Here is a snapshot of one of the stunning places visited whilst in New Zealand. This iPhone panorama is of Wharariki beach, a beautiful and isolated spot at Cape Farewell, the Northern tip of the South Island. There is only a basic holiday park to stay at when you reach the end of the road and then its another half hour walk through some fields to get down to the beach. But once there the almost endless flat beach stretches across the cove with the impressive archway islands standing tall in front of you. Wildlife was abound with countless species of birds and a group of baby seals playing in the water. A must visit destination that is well worth the long detour. I should have the majority of the film images back next week to share. I must say though, using the iPhone and film camera hand in hand works much better than I had expected. The iPhone is perfect at documenting all the small but memorable moments and if you know its limitations it can create some incredible panoramas. With a spot of Wifi, all can be shared instantly. This simple work flow allowed me concentrate on getting the most out of the film when it counted.
No updates for a while as I am currently in New Zealand’s South Island enjoying the scenery of the West Coast, Fiordland and the Southern Alps. I have both the F5 and 645NII with me and have shot through a couple of rolls already! Stay tuned for some Velvia 50 images when I return…
Having the automation of the F5, SB-28 and AF-D lenses has been great for starting to make the most of flash photography. It’s not an area that I am use to as just about all of the images I have on film are from natural light. This is slowly changing as I use the SB-28 more and more. As I dislike the typical flash look of photos, the F5 is set to slow sync rear to keep the background exposed and the SB-28 gelled warm to match. The above is a great example that I’ll be expanding on and having fun with.
There’s nothing like a fresh set of chromes back from the lab! As promised the 2 rolls of E100VS turned out great and I have already placed some of the images in the gallery. I’ll look at showing some more in due course. It certainly cements my satisfaction with the feel of Ektachrome colours as compared to Velvia. I feel it is best suited for the more photojournalist approach as well as people shots, not just landscapes. Having said this, it’s Back to Velvia 50 for me and my upcoming trip to New Zealand’s South Island.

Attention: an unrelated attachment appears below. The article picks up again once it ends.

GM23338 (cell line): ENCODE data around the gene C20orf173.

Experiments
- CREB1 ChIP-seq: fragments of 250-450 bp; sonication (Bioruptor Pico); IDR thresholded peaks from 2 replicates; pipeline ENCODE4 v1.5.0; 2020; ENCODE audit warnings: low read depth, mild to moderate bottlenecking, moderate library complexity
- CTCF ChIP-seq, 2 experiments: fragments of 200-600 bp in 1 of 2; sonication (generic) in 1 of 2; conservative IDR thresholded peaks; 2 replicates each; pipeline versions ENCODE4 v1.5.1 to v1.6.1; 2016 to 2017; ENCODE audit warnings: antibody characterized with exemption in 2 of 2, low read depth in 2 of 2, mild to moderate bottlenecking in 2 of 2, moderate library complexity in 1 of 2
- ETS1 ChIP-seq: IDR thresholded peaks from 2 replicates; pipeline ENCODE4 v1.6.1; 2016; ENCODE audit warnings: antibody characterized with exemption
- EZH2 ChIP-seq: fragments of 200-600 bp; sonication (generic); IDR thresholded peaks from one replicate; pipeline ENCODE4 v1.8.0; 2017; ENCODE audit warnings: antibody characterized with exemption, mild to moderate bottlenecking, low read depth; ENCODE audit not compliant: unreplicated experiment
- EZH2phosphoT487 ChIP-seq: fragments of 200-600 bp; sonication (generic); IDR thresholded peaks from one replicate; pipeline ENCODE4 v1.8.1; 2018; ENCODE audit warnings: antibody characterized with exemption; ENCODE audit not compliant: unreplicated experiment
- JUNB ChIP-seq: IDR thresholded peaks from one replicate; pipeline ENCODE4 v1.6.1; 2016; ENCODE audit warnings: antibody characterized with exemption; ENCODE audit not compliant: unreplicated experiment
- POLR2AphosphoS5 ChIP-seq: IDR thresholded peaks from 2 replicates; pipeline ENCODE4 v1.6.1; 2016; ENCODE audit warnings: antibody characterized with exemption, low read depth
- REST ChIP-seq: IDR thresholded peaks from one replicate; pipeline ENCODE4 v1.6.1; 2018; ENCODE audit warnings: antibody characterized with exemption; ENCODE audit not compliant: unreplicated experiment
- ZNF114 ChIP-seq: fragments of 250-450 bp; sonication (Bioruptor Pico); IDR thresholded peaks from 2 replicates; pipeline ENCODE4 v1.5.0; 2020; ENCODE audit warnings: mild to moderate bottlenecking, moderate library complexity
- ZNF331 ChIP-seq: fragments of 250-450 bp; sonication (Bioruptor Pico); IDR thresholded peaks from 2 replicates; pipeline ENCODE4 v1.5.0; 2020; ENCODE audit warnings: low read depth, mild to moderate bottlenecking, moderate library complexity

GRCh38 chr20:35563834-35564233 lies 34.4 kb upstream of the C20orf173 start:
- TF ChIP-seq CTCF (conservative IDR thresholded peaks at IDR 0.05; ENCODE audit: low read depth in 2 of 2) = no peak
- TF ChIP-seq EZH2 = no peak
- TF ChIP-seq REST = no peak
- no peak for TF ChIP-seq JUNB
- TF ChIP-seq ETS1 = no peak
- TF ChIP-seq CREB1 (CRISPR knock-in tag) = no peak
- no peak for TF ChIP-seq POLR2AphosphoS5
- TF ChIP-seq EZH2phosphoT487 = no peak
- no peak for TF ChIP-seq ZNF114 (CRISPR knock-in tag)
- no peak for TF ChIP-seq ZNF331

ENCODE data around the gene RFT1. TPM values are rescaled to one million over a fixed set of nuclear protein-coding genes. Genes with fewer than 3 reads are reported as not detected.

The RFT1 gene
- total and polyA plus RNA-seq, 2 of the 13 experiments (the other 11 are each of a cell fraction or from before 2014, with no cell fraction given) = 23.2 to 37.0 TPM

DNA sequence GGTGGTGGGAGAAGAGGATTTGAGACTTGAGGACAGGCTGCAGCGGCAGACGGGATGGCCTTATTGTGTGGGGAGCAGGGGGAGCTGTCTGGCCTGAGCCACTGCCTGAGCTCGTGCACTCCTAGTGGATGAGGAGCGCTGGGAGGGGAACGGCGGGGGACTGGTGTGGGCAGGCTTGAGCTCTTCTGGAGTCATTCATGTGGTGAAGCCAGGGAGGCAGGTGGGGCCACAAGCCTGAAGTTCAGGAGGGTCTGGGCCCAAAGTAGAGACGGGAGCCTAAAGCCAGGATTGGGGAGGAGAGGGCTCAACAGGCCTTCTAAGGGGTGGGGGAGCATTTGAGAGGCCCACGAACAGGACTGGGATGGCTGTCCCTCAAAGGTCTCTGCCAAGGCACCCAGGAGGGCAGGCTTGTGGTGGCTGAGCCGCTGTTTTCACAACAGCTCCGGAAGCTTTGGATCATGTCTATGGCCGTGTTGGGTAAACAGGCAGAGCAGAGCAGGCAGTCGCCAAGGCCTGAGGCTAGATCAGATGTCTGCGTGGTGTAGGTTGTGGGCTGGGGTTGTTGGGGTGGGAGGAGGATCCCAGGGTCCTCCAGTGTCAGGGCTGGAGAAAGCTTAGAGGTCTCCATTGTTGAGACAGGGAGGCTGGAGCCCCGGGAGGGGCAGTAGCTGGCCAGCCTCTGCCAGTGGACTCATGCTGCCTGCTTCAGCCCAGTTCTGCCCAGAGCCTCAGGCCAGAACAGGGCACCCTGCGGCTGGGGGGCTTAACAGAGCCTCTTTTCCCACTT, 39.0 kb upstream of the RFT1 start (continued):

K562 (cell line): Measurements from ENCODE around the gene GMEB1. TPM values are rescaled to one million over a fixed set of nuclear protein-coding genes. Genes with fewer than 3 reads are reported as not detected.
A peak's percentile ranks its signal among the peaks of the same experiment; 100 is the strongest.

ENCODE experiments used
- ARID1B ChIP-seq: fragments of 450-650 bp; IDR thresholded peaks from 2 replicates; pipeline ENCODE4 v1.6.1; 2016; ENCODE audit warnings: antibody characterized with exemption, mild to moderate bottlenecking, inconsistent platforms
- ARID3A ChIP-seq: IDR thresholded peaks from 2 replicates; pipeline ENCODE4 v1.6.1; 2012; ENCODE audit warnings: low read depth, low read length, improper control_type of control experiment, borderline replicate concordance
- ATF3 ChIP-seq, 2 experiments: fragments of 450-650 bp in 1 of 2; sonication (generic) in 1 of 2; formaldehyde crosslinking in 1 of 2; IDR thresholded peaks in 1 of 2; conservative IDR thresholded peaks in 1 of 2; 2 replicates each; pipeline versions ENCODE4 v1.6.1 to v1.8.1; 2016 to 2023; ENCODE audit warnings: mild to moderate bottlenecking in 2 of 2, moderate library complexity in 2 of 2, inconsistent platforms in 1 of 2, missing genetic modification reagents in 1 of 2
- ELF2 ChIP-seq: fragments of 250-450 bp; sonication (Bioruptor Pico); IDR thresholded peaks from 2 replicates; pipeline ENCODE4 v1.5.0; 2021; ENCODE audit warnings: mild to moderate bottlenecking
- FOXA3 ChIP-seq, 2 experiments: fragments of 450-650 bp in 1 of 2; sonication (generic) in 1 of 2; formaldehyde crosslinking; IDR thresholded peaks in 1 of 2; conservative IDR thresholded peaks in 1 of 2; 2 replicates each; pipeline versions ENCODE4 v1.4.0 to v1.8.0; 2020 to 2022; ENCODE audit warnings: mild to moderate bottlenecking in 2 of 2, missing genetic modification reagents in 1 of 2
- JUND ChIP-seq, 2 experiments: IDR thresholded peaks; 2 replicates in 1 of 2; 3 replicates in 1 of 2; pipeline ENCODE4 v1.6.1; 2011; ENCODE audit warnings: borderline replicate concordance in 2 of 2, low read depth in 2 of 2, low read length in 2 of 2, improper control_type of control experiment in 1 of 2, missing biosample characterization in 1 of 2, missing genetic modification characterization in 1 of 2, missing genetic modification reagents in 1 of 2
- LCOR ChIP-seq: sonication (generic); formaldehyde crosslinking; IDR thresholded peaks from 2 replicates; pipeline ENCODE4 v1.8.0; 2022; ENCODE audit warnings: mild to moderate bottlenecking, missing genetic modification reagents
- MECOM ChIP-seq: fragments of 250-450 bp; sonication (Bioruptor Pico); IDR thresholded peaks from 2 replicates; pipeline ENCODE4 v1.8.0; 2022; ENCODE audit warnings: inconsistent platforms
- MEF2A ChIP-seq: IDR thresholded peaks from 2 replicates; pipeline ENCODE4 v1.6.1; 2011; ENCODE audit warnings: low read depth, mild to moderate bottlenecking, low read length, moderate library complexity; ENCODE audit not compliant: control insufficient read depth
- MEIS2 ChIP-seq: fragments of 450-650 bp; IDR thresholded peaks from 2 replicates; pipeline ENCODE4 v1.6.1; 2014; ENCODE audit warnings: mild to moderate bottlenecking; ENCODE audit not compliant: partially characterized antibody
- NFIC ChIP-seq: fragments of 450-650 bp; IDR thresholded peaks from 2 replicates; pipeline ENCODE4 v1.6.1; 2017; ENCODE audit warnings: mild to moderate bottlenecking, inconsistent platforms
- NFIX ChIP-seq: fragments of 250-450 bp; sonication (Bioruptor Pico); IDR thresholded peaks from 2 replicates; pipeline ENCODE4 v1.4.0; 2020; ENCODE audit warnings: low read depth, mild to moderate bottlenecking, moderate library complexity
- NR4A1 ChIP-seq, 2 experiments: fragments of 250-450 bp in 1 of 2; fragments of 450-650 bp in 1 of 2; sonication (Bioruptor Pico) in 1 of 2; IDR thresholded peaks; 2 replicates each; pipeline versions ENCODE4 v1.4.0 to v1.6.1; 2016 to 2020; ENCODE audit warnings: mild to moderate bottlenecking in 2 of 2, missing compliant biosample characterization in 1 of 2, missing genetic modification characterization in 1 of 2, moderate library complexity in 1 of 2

I have also begun to setup a new website, entirely dedicated to the Nikon F5. This will be in progress for a while yet but something I’ve wanted to do for a while. Stay tuned for updates at nikonf5.net as well as here.
As my current desktop computer sits idle having produced smoke and sparks from the power supply, I am reminded why film is sometimes worth the hassle. Unsure whether my digital files are still intact with years of pictures potentially gone, my rolls of developed film sit neatly undisturbed in their box. Yes, I have backups here and there but nothing recent and noted my computer has lasted eight years or so which in digital terms is about eighty. Whilst its certainly time to revisit my workflow from emulsion to electrons at least now I know my important images are safe.
On the bright side I have 2 rolls of Ektachrome on the way and a roll of Ektar 100 half finished in the camera!